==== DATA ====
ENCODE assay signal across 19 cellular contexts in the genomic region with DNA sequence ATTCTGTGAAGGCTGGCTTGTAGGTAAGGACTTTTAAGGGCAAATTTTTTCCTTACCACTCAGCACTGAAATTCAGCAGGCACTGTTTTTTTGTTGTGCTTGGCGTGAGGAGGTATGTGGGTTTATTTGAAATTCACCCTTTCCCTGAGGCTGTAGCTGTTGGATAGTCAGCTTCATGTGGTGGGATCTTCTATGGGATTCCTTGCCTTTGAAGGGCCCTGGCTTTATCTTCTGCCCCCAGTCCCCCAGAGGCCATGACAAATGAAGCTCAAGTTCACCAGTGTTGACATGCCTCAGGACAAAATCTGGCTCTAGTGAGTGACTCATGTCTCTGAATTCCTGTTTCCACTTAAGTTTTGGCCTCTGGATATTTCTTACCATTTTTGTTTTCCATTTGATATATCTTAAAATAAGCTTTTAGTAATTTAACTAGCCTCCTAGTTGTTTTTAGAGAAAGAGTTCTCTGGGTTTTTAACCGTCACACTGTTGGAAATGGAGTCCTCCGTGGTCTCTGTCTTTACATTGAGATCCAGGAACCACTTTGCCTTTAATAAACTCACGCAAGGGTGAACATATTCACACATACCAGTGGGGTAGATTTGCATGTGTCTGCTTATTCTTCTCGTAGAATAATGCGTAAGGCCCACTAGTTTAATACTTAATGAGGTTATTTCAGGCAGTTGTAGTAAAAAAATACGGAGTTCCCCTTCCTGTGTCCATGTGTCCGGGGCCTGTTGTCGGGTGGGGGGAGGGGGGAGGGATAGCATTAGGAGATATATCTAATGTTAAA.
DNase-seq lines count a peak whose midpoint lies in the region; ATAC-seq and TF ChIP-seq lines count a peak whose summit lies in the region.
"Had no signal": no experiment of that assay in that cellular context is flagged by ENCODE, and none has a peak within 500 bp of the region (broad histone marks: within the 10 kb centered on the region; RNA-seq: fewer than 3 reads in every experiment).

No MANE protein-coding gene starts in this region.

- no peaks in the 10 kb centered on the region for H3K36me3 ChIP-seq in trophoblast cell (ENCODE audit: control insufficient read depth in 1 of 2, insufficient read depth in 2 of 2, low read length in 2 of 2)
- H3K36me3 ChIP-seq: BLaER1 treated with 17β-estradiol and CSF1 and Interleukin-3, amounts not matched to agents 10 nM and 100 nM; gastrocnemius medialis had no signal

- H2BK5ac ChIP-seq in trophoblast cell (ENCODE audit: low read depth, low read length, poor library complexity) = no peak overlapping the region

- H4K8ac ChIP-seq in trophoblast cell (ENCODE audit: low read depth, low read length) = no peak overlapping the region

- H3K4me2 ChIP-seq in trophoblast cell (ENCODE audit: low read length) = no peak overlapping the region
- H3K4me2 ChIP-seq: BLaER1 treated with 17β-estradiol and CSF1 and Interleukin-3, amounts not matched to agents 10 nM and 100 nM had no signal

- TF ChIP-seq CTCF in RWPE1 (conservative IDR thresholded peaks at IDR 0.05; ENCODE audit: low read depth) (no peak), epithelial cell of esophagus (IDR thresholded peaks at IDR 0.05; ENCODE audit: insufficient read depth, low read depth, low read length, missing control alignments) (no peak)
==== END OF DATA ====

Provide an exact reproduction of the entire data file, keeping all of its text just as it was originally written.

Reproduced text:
ENCODE assay signal across 19 cellular contexts in the genomic region with DNA sequence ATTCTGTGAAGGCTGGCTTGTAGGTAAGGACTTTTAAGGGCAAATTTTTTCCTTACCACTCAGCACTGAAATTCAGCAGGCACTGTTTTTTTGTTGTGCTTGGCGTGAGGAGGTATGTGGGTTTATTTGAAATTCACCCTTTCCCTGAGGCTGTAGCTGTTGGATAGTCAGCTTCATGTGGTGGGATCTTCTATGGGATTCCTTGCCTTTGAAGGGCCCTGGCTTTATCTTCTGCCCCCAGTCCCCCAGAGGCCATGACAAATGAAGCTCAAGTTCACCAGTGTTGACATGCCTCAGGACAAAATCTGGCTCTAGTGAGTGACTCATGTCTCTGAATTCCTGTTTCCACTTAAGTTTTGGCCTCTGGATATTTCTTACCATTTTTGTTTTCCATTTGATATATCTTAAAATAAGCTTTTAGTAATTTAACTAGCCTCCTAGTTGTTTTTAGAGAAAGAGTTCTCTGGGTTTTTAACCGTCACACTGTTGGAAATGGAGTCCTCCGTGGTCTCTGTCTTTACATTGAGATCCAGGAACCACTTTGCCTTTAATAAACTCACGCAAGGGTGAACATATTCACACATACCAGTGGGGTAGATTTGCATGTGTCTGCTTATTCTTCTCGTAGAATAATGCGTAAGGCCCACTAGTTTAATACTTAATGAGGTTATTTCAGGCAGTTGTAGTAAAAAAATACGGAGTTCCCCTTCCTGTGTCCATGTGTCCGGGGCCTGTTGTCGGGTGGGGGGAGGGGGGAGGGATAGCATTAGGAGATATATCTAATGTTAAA.
DNase-seq lines count a peak whose midpoint lies in the region; ATAC-seq and TF ChIP-seq lines count a peak whose summit lies in the region.
"Had no signal": no experiment of that assay in that cellular context is flagged by ENCODE, and none has a peak within 500 bp of the region (broad histone marks: within the 10 kb centered on the region; RNA-seq: fewer than 3 reads in every experiment).

No MANE protein-coding gene starts in this region.

- no peaks in the 10 kb centered on the region for H3K36me3 ChIP-seq in trophoblast cell (ENCODE audit: control insufficient read depth in 1 of 2, insufficient read depth in 2 of 2, low read length in 2 of 2)
- H3K36me3 ChIP-seq: BLaER1 treated with 17β-estradiol and CSF1 and Interleukin-3, amounts not matched to agents 10 nM and 100 nM; gastrocnemius medialis had no signal

- H2BK5ac ChIP-seq in trophoblast cell (ENCODE audit: low read depth, low read length, poor library complexity) = no peak overlapping the region

- H4K8ac ChIP-seq in trophoblast cell (ENCODE audit: low read depth, low read length) = no peak overlapping the region

- H3K4me2 ChIP-seq in trophoblast cell (ENCODE audit: low read length) = no peak overlapping the region
- H3K4me2 ChIP-seq: BLaER1 treated with 17β-estradiol and CSF1 and Interleukin-3, amounts not matched to agents 10 nM and 100 nM had no signal

- TF ChIP-seq CTCF in RWPE1 (conservative IDR thresholded peaks at IDR 0.05; ENCODE audit: low read depth) (no peak), epithelial cell of esophagus (IDR thresholded peaks at IDR 0.05; ENCODE audit: insufficient read depth, low read depth, low read length, missing control alignments) (no peak)